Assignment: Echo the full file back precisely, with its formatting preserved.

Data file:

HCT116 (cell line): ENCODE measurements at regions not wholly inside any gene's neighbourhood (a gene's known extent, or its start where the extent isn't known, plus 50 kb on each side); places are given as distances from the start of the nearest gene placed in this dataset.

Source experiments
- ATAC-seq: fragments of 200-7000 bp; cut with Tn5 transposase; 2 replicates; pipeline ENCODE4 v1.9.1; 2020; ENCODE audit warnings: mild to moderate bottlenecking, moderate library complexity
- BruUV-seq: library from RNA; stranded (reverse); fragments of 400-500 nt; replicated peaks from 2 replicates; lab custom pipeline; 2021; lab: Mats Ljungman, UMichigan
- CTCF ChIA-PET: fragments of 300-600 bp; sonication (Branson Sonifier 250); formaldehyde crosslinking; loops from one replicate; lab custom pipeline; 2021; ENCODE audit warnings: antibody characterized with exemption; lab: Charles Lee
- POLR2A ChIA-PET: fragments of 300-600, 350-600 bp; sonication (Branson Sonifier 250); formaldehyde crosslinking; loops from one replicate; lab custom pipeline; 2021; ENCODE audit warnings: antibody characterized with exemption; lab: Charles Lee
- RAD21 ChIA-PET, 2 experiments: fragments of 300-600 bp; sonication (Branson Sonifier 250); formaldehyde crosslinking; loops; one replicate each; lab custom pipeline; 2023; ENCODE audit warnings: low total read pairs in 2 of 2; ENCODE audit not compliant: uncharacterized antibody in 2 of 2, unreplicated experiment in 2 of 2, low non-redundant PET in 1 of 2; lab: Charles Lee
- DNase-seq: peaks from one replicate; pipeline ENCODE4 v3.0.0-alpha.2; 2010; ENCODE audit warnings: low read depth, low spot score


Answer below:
HCT116 (cell line): ENCODE measurements at regions not wholly inside any gene's neighbourhood (a gene's known extent, or its start where the extent isn't known, plus 50 kb on each side); places are given as distances from the start of the nearest gene placed in this dataset.

Source experiments
- ATAC-seq: fragments of 200-7000 bp; cut with Tn5 transposase; 2 replicates; pipeline ENCODE4 v1.9.1; 2020; ENCODE audit warnings: mild to moderate bottlenecking, moderate library complexity
- BruUV-seq: library from RNA; stranded (reverse); fragments of 400-500 nt; replicated peaks from 2 replicates; lab custom pipeline; 2021; lab: Mats Ljungman, UMichigan
- CTCF ChIA-PET: fragments of 300-600 bp; sonication (Branson Sonifier 250); formaldehyde crosslinking; loops from one replicate; lab custom pipeline; 2021; ENCODE audit warnings: antibody characterized with exemption; lab: Charles Lee
- POLR2A ChIA-PET: fragments of 300-600, 350-600 bp; sonication (Branson Sonifier 250); formaldehyde crosslinking; loops from one replicate; lab custom pipeline; 2021; ENCODE audit warnings: antibody characterized with exemption; lab: Charles Lee
- RAD21 ChIA-PET, 2 experiments: fragments of 300-600 bp; sonication (Branson Sonifier 250); formaldehyde crosslinking; loops; one replicate each; lab custom pipeline; 2023; ENCODE audit warnings: low total read pairs in 2 of 2; ENCODE audit not compliant: uncharacterized antibody in 2 of 2, unreplicated experiment in 2 of 2, low non-redundant PET in 1 of 2; lab: Charles Lee
- DNase-seq: peaks from one replicate; pipeline ENCODE4 v3.0.0-alpha.2; 2010; ENCODE audit warnings: low read depth, low spot score